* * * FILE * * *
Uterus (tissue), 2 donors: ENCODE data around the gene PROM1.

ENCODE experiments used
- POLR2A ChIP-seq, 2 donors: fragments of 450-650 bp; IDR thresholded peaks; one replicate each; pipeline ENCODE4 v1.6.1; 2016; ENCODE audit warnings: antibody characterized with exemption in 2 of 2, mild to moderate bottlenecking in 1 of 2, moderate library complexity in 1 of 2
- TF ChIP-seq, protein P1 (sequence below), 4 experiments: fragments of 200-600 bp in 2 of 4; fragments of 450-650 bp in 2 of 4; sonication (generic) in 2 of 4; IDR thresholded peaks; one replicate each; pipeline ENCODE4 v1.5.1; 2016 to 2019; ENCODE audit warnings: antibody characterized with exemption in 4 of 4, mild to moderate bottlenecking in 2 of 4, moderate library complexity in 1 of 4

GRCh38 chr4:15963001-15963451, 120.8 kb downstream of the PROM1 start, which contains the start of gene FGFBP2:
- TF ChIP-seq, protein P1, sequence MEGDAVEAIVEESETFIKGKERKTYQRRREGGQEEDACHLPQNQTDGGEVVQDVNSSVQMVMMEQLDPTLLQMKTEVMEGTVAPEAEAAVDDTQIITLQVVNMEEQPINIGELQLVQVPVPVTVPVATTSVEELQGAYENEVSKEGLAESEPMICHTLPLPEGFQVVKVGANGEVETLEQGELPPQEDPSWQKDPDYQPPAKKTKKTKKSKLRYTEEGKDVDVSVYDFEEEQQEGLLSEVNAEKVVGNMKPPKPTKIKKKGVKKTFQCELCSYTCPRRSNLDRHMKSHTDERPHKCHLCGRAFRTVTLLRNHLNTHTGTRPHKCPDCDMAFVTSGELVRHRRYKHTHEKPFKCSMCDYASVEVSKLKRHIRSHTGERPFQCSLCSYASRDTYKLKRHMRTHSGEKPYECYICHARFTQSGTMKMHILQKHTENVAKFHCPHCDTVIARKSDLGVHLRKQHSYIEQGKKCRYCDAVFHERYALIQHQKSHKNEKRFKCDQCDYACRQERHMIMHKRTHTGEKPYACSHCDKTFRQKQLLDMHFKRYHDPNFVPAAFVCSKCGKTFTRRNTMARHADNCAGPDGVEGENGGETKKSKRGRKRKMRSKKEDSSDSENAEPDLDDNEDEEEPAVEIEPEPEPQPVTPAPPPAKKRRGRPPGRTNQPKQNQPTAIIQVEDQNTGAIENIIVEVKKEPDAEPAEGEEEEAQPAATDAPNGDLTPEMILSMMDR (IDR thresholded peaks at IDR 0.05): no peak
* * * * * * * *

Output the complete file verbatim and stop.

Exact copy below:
Uterus (tissue), 2 donors: ENCODE data around the gene PROM1.

ENCODE experiments used
- POLR2A ChIP-seq, 2 donors: fragments of 450-650 bp; IDR thresholded peaks; one replicate each; pipeline ENCODE4 v1.6.1; 2016; ENCODE audit warnings: antibody characterized with exemption in 2 of 2, mild to moderate bottlenecking in 1 of 2, moderate library complexity in 1 of 2
- TF ChIP-seq, protein P1 (sequence below), 4 experiments: fragments of 200-600 bp in 2 of 4; fragments of 450-650 bp in 2 of 4; sonication (generic) in 2 of 4; IDR thresholded peaks; one replicate each; pipeline ENCODE4 v1.5.1; 2016 to 2019; ENCODE audit warnings: antibody characterized with exemption in 4 of 4, mild to moderate bottlenecking in 2 of 4, moderate library complexity in 1 of 4

GRCh38 chr4:15963001-15963451, 120.8 kb downstream of the PROM1 start, which contains the start of gene FGFBP2:
- TF ChIP-seq, protein P1, sequence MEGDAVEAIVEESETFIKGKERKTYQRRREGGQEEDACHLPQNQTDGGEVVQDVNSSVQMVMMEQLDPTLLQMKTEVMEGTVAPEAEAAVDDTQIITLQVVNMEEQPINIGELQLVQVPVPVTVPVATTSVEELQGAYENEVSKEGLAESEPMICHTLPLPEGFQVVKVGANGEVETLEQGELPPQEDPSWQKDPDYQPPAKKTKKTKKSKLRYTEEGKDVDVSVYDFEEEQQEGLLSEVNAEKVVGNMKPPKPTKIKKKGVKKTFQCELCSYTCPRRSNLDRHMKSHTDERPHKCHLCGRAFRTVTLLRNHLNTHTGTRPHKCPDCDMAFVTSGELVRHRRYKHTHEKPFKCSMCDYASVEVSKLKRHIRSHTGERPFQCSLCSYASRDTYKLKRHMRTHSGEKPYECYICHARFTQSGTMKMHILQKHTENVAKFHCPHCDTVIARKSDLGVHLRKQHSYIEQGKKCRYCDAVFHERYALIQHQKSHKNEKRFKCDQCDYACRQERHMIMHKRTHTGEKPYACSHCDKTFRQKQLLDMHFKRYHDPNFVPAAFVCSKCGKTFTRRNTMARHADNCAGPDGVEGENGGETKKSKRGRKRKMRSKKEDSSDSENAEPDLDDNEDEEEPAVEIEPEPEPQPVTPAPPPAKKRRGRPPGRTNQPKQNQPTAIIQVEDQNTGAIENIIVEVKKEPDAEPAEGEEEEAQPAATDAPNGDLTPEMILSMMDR (IDR thresholded peaks at IDR 0.05): no peak